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shark
September 13th, 2007, 02:33 PM
Does anyone know of any literature available that discourages resistant training in younger age groups? Two of my sons are swimming for a local club and the coach wants my 10 year old to use a drag suit and paddles. Before I confront the coach on this issue I need some literature that suggests resistant training in pre-puberty individuals is misquided. Does anyone know of any articles suggesting younger age groups should use more technique related drills instead of power driven sets? I need evidence against this practice to show the coach and other parents. My opinion isn't enough. I have a couple of Go Swim articles and articles off of the USA Swimming site, but I feel I need more.

Thanks for any response.

tjburk
September 13th, 2007, 03:33 PM
As an age group coach myself.....I don't necessarily agree with a drag suit at that age, but I don't see where it would hurt......the paddles, if used correctly can be used for technique work.....will all depend on the sets the coach has them do......

quicksilver
September 13th, 2007, 04:44 PM
You might want to read this...
http://swimming.about.com/od/swimmersshoulder/a/shoulder_kk.htm

Land training seems to be fine however ...if done with supervision.
http://www.mayoclinic.com/health/strength-training/HQ01010

shark
September 13th, 2007, 09:37 PM
[QUOTE=quicksilver;106156]You might want to read this...
http://swimming.about.com/od/swimmersshoulder/a/shoulder_kk.htm

Quicksilver,

Thanks for the site. I can't believe that this is the only piece of literature available on this topic. I cannot find anything that says that prepuberty adolescent children shouldn't use resistant training. I guess I am going to have to do a study and publish a paper. My search continues.

Bayou Dan
September 13th, 2007, 10:17 PM
Shark,

The American Academy of Pediatrics published a paper titled "Strength Training by Children and Adolescents" (I found it when I was researching whether my 10 year old should lift). It evaluates the pros/cons of resistance training for kids. It has a set of recommendations; the gist of it is that resistance training for kids can be safe and effective, provided proper technique is followed, and a low weight/8-15 rep program that covers all the major muscle groups is used. The paper has a fairly extensive set of references on resistance training that you could look into.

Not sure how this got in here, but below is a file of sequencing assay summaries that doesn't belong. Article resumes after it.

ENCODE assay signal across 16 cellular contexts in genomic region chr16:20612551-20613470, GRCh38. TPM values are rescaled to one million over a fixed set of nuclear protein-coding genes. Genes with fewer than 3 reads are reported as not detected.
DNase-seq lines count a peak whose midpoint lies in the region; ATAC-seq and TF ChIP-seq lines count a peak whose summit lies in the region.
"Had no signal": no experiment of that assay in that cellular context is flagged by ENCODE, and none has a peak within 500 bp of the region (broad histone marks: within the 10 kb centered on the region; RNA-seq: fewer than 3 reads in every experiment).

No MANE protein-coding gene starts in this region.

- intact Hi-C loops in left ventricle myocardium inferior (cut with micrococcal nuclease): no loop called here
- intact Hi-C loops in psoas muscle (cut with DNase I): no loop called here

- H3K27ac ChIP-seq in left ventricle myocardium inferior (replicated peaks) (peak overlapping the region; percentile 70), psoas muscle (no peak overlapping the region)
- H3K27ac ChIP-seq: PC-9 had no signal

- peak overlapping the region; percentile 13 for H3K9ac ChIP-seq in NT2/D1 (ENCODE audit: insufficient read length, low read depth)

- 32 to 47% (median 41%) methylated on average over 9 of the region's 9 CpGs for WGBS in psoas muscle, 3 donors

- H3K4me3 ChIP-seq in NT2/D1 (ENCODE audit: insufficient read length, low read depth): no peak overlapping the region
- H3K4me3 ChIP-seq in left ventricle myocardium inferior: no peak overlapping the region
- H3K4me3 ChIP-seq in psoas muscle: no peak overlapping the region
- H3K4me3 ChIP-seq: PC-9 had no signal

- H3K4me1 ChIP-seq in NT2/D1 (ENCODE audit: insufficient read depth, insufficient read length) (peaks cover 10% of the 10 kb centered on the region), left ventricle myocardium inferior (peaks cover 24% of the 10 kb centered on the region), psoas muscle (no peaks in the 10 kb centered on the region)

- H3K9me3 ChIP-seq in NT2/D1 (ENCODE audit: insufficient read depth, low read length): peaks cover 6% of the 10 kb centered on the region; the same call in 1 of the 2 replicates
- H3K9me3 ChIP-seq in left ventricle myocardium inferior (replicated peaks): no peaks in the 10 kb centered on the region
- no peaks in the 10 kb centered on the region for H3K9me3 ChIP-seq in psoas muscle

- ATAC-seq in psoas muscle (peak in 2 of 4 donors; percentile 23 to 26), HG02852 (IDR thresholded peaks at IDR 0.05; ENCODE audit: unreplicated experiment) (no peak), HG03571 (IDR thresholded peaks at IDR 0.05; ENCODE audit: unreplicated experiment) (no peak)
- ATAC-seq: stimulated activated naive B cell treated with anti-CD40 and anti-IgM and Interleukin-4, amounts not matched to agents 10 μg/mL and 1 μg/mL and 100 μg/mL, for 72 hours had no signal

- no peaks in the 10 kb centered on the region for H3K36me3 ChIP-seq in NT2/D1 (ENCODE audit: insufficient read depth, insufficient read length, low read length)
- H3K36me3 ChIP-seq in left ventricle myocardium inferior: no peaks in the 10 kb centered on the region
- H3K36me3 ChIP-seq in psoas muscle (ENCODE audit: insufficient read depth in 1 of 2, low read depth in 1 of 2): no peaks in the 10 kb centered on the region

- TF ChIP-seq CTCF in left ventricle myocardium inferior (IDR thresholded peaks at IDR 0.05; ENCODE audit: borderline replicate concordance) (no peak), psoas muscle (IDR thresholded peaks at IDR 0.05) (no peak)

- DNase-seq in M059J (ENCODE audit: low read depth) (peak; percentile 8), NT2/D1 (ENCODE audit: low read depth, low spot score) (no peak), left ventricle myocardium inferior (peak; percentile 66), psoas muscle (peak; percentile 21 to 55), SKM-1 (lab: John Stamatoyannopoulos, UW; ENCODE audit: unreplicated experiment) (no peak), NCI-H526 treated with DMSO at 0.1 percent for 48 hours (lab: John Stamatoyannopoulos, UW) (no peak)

It seems to me that one of the key problems with paddles is that it would be difficult, if not impossible, to monitor technique when you have lots of kids swimming. If the coach wants to do resistance training, stretch cords would perhaps be a better alternative.

Dan

geochuck
September 13th, 2007, 10:40 PM
When I coached the youngsters, I limited their paddle work and did not allow them to power swim. It was just to be used as a relaxed drill to let them understand where their hands were to go while swimming.

The Swim Paddles enhance a workout by efficiently displacing water while allowing you to focus on stroke form. They should only used to focus on form, not to be used for heavy workouts.

quicksilver
September 14th, 2007, 08:21 AM
Brian,

Paddles are a known cause of shoulder problems. Although some swimmers might be lucky and stay immune to the ill effects, others may slowly be doing damage which starts out as a mild soreness before it develops into a fully blown problem.

Personally we trained with them as kids...and the pain was shrugged off as part of the training process. Bad idea. We had an AAU coach who dreamed up medieval pulling sets with paddles and an inner tube around the ankles (for additional drag). And unfortunately boys will tend to tough things out for fear of not wanting to be called wimpy. It must be good if coach says so...Right?! Not always.

In my humble opinion, I'd rather have an age group swimmer develop feel for the water, and build their strength with dry land routines. Paddles may build large triceps and shoulders, but they offer a false sense of speed. And they numb the "feel" for the water. By the time a kid says "hey coach, my shoulder hurts"...it may be too late.

Google shoulder injuries in swimmers....and hundreds of articles can be found. Every one of them advises to lay off of the paddles as part of the rehab process...particularly after the 'surgery' has been performed. Your concern is well founded. No one wants to send their kid to a sports therapist.



Good luck in your efforts.


http://ezinearticles.com/?Prevention-of-Shoulder-Injuries-Associated-With-Swimming&id=369262

shark
September 14th, 2007, 10:03 AM
Google shoulder injuries in swimmers....and hundreds of articles can be found. Every one of them advises to lay off of the paddles as part of the rehab process...particularly after the 'surgery' has been performed. Your concern is well founded. No one wants to send their kid to a sports therapist.